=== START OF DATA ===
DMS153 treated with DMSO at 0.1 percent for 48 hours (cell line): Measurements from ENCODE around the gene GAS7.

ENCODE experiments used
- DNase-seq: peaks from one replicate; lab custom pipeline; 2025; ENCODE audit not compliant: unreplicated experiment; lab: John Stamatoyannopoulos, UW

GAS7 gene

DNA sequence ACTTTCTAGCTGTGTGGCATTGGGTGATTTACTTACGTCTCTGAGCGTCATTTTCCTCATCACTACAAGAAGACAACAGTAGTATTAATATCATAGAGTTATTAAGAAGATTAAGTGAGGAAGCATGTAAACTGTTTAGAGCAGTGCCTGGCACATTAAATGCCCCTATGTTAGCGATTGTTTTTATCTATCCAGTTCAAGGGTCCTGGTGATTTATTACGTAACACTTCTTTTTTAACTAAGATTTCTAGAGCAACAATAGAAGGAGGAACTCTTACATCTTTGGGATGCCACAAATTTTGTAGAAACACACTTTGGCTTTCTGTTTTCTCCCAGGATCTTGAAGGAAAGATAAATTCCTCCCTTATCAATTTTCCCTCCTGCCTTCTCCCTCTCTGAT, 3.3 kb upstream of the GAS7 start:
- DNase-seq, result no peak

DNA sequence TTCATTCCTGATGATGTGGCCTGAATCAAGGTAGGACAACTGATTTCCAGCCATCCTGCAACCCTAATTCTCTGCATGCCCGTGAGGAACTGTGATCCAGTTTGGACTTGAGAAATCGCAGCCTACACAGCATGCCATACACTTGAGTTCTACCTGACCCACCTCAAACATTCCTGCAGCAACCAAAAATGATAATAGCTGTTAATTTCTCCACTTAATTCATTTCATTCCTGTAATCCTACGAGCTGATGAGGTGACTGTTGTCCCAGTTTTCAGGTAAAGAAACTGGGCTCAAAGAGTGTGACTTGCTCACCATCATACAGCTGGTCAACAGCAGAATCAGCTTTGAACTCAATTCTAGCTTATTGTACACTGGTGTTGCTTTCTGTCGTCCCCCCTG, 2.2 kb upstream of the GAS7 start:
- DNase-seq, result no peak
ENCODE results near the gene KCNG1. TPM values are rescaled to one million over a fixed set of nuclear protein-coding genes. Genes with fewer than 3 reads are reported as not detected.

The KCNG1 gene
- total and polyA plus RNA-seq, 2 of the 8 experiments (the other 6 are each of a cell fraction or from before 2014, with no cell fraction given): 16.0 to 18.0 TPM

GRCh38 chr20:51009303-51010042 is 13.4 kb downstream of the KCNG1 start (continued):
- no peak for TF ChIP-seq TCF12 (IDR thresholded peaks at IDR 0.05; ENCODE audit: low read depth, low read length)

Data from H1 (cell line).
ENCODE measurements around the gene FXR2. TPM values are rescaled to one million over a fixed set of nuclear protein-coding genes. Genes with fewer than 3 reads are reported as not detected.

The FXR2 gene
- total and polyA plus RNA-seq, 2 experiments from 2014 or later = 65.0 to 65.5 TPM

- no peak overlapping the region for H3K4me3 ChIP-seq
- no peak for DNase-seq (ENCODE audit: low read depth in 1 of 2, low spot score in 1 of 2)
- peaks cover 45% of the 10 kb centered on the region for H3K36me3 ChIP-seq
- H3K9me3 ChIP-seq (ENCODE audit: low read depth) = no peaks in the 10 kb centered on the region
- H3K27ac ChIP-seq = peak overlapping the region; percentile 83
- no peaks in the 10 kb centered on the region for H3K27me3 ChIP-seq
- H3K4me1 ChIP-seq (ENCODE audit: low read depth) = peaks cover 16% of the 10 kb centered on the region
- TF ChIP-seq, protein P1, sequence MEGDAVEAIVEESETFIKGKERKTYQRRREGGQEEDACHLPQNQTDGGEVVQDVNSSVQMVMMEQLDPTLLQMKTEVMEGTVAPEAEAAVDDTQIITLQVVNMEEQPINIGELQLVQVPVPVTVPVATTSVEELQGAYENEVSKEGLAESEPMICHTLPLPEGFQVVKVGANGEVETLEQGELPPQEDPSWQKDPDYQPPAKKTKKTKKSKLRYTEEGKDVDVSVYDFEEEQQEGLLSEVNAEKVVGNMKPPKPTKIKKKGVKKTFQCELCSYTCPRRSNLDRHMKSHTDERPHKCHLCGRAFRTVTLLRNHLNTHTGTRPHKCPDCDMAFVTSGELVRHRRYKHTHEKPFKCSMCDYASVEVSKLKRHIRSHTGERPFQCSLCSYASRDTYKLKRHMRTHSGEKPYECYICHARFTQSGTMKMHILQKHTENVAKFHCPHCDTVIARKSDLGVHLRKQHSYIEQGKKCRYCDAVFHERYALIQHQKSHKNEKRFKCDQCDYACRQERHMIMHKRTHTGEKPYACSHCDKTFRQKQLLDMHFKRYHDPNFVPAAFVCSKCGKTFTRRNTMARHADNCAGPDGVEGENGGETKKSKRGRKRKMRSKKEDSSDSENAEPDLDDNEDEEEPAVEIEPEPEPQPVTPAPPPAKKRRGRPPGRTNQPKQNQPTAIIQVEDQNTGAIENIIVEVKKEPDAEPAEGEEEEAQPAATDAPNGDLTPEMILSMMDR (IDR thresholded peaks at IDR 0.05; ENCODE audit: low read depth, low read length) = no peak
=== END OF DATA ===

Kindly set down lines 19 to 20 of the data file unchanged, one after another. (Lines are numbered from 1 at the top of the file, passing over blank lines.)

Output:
- no peak for DNase-seq (ENCODE audit: low read depth in 1 of 2, low spot score in 1 of 2)
- peaks cover 45% of the 10 kb centered on the region for H3K36me3 ChIP-seq